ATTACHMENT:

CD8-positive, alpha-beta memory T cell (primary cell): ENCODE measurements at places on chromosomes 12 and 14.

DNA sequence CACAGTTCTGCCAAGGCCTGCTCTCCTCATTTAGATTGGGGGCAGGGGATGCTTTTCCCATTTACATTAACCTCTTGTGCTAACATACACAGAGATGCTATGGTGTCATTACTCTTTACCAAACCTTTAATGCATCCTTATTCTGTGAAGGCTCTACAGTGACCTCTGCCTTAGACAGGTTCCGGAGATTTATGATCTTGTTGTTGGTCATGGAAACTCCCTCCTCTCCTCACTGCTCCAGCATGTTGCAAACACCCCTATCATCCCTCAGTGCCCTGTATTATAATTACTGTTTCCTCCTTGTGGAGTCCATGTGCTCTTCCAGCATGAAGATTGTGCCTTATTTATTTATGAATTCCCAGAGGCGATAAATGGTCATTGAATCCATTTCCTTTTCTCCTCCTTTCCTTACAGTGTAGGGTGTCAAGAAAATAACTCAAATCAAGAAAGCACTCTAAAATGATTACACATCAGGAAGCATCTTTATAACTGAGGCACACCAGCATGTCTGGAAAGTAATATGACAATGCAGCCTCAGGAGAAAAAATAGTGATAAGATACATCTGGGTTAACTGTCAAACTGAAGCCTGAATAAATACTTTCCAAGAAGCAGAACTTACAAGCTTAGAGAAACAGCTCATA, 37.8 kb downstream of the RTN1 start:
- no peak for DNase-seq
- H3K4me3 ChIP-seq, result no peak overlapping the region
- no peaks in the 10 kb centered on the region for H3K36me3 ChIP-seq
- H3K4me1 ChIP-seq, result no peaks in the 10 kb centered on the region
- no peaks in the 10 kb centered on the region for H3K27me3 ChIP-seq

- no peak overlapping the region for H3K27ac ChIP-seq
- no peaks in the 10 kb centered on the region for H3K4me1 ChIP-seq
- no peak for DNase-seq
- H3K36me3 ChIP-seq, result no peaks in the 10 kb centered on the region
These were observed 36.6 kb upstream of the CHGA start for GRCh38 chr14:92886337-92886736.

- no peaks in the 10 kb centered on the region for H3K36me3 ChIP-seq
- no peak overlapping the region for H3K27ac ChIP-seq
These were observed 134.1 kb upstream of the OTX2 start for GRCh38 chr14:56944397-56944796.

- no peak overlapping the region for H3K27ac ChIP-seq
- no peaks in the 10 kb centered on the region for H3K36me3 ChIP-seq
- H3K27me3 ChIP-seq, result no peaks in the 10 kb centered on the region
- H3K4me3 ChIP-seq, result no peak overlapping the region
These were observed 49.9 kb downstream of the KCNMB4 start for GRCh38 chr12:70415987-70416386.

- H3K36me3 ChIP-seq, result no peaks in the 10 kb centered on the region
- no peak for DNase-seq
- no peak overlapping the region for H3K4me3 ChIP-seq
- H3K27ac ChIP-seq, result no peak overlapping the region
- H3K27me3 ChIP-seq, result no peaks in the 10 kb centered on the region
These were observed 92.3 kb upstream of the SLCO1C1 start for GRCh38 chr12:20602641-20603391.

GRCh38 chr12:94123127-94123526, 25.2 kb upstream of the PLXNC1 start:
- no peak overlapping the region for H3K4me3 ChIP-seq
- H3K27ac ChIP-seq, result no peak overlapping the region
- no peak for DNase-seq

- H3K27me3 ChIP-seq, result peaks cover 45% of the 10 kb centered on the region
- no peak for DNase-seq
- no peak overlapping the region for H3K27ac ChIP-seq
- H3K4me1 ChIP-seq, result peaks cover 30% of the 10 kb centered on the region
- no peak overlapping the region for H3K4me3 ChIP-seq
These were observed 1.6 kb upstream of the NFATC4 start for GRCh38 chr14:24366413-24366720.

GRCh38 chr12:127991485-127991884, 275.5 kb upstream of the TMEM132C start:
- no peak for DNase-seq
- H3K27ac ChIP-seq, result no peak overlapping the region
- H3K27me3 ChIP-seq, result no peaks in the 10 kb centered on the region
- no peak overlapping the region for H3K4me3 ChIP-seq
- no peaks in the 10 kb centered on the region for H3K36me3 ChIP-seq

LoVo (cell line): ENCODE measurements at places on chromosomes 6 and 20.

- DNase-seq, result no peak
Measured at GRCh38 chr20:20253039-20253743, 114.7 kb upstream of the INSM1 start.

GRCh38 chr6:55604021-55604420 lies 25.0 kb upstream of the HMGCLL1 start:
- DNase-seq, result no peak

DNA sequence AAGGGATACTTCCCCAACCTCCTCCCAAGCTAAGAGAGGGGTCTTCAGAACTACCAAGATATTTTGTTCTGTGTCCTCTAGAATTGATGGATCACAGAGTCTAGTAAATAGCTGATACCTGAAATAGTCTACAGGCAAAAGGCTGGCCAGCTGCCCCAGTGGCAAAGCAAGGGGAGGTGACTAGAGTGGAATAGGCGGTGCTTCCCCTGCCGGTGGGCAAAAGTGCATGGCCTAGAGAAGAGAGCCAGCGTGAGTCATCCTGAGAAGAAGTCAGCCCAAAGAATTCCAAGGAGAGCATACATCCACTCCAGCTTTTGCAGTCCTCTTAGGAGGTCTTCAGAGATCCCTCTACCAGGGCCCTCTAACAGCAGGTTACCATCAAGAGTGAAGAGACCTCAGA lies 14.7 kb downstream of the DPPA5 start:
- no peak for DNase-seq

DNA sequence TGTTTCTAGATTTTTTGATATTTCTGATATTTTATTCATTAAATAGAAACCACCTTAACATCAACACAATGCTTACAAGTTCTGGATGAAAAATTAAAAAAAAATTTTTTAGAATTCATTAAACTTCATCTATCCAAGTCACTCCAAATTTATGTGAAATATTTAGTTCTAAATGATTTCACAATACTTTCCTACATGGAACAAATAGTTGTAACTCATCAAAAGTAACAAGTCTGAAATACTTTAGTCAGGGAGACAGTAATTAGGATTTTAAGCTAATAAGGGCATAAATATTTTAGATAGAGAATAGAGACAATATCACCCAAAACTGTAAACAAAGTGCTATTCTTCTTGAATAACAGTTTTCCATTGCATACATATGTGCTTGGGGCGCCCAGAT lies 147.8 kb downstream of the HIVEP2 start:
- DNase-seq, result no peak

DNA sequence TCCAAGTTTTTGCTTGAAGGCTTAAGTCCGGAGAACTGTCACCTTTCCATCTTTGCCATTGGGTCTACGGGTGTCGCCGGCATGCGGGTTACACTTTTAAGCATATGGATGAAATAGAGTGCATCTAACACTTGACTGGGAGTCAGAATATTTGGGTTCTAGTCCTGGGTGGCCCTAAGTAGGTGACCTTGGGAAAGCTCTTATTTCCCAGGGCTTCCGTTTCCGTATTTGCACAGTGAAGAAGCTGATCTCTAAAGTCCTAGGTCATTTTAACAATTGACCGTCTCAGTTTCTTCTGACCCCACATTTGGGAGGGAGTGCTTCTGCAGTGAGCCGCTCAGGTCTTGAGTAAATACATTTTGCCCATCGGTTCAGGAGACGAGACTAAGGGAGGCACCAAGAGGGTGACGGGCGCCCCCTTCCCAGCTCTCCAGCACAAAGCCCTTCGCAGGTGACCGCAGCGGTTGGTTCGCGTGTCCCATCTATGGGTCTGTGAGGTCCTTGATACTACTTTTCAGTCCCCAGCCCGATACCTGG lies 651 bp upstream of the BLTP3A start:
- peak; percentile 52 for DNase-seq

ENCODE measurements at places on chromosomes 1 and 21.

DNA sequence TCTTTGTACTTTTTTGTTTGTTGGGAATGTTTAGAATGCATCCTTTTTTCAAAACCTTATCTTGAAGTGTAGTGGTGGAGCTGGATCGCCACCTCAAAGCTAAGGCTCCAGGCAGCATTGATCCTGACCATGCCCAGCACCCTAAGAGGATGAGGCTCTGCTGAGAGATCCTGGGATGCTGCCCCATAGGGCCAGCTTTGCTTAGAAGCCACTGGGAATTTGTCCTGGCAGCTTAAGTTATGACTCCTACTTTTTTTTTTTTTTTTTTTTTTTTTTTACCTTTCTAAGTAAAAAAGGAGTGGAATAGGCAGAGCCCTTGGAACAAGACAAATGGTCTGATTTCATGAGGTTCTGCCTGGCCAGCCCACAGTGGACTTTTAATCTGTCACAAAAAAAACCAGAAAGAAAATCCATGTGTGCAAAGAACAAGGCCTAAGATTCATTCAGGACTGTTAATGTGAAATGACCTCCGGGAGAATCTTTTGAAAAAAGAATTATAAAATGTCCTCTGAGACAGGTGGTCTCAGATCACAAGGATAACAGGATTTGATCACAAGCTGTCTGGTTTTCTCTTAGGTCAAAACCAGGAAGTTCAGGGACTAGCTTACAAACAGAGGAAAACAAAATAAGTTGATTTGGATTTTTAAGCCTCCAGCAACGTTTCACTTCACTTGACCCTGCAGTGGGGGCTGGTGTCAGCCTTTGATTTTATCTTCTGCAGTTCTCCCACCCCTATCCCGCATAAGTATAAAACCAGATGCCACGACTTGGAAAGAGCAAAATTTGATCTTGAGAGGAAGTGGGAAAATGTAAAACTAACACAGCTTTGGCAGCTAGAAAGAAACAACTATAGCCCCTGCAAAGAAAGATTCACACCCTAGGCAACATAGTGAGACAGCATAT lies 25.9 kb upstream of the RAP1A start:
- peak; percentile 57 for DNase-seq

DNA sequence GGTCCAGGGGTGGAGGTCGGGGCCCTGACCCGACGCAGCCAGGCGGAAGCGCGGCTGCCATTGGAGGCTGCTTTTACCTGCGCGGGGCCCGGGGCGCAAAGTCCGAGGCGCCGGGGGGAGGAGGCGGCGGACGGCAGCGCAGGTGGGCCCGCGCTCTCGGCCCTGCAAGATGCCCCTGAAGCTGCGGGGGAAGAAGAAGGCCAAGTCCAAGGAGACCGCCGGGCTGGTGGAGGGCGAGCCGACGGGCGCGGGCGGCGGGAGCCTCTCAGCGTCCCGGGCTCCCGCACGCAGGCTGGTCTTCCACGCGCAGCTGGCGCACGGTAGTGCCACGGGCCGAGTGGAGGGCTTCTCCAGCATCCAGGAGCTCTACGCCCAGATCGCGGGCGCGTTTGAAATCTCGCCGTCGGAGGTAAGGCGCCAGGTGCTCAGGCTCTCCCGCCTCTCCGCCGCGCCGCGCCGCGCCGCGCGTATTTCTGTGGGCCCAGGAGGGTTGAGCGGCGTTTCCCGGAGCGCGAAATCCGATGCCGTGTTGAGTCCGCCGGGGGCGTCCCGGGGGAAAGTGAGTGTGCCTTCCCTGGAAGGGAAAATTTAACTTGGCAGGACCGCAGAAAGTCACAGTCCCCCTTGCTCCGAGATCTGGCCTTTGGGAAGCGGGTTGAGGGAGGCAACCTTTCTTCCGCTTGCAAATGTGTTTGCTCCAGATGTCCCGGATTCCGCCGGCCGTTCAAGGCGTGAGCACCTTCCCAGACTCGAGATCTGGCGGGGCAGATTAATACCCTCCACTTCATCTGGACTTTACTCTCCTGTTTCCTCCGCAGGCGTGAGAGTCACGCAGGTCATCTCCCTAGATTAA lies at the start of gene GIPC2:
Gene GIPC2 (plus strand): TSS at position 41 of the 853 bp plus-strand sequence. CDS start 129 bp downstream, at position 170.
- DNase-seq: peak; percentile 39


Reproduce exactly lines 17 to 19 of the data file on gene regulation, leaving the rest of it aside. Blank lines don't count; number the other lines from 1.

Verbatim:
- no peaks in the 10 kb centered on the region for H3K36me3 ChIP-seq
- H3K27me3 ChIP-seq, result no peaks in the 10 kb centered on the region
- H3K4me3 ChIP-seq, result no peak overlapping the region